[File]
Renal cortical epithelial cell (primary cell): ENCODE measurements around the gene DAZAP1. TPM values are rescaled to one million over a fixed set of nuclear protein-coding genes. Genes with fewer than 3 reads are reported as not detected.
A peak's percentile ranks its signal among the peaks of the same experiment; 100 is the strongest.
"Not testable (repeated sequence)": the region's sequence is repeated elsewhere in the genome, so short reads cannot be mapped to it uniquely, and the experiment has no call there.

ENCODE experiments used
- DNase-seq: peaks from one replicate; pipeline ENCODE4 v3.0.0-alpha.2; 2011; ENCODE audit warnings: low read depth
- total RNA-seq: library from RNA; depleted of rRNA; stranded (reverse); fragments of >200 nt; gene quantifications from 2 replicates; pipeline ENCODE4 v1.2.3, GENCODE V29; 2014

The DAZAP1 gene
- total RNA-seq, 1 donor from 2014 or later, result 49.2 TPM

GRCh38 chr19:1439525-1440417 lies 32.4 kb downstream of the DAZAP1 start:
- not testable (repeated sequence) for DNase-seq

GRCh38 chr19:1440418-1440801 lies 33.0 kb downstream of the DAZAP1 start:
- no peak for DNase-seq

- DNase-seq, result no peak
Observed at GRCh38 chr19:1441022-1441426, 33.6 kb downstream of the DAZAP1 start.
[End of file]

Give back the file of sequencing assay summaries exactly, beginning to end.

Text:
Renal cortical epithelial cell (primary cell): ENCODE measurements around the gene DAZAP1. TPM values are rescaled to one million over a fixed set of nuclear protein-coding genes. Genes with fewer than 3 reads are reported as not detected.
A peak's percentile ranks its signal among the peaks of the same experiment; 100 is the strongest.
"Not testable (repeated sequence)": the region's sequence is repeated elsewhere in the genome, so short reads cannot be mapped to it uniquely, and the experiment has no call there.

ENCODE experiments used
- DNase-seq: peaks from one replicate; pipeline ENCODE4 v3.0.0-alpha.2; 2011; ENCODE audit warnings: low read depth
- total RNA-seq: library from RNA; depleted of rRNA; stranded (reverse); fragments of >200 nt; gene quantifications from 2 replicates; pipeline ENCODE4 v1.2.3, GENCODE V29; 2014

The DAZAP1 gene
- total RNA-seq, 1 donor from 2014 or later, result 49.2 TPM

GRCh38 chr19:1439525-1440417 lies 32.4 kb downstream of the DAZAP1 start:
- not testable (repeated sequence) for DNase-seq

GRCh38 chr19:1440418-1440801 lies 33.0 kb downstream of the DAZAP1 start:
- no peak for DNase-seq

- DNase-seq, result no peak
Observed at GRCh38 chr19:1441022-1441426, 33.6 kb downstream of the DAZAP1 start.